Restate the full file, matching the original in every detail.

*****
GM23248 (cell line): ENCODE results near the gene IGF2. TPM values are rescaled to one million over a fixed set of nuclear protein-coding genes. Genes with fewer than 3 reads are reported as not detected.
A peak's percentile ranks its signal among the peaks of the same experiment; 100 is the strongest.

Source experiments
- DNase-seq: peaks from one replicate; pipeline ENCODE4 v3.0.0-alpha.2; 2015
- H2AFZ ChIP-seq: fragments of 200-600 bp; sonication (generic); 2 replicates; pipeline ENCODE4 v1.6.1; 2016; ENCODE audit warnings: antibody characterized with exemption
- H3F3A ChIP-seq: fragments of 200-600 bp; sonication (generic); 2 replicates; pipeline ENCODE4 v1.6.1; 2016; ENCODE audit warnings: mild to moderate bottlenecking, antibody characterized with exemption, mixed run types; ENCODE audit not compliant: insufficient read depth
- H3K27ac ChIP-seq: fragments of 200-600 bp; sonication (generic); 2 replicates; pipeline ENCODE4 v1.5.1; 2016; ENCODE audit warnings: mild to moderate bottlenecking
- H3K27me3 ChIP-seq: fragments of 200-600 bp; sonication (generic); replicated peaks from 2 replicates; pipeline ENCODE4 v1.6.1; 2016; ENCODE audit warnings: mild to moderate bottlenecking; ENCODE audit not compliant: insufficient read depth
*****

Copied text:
GM23248 (cell line): ENCODE results near the gene IGF2. TPM values are rescaled to one million over a fixed set of nuclear protein-coding genes. Genes with fewer than 3 reads are reported as not detected.
A peak's percentile ranks its signal among the peaks of the same experiment; 100 is the strongest.

Source experiments
- DNase-seq: peaks from one replicate; pipeline ENCODE4 v3.0.0-alpha.2; 2015
- H2AFZ ChIP-seq: fragments of 200-600 bp; sonication (generic); 2 replicates; pipeline ENCODE4 v1.6.1; 2016; ENCODE audit warnings: antibody characterized with exemption
- H3F3A ChIP-seq: fragments of 200-600 bp; sonication (generic); 2 replicates; pipeline ENCODE4 v1.6.1; 2016; ENCODE audit warnings: mild to moderate bottlenecking, antibody characterized with exemption, mixed run types; ENCODE audit not compliant: insufficient read depth
- H3K27ac ChIP-seq: fragments of 200-600 bp; sonication (generic); 2 replicates; pipeline ENCODE4 v1.5.1; 2016; ENCODE audit warnings: mild to moderate bottlenecking
- H3K27me3 ChIP-seq: fragments of 200-600 bp; sonication (generic); replicated peaks from 2 replicates; pipeline ENCODE4 v1.6.1; 2016; ENCODE audit warnings: mild to moderate bottlenecking; ENCODE audit not compliant: insufficient read depth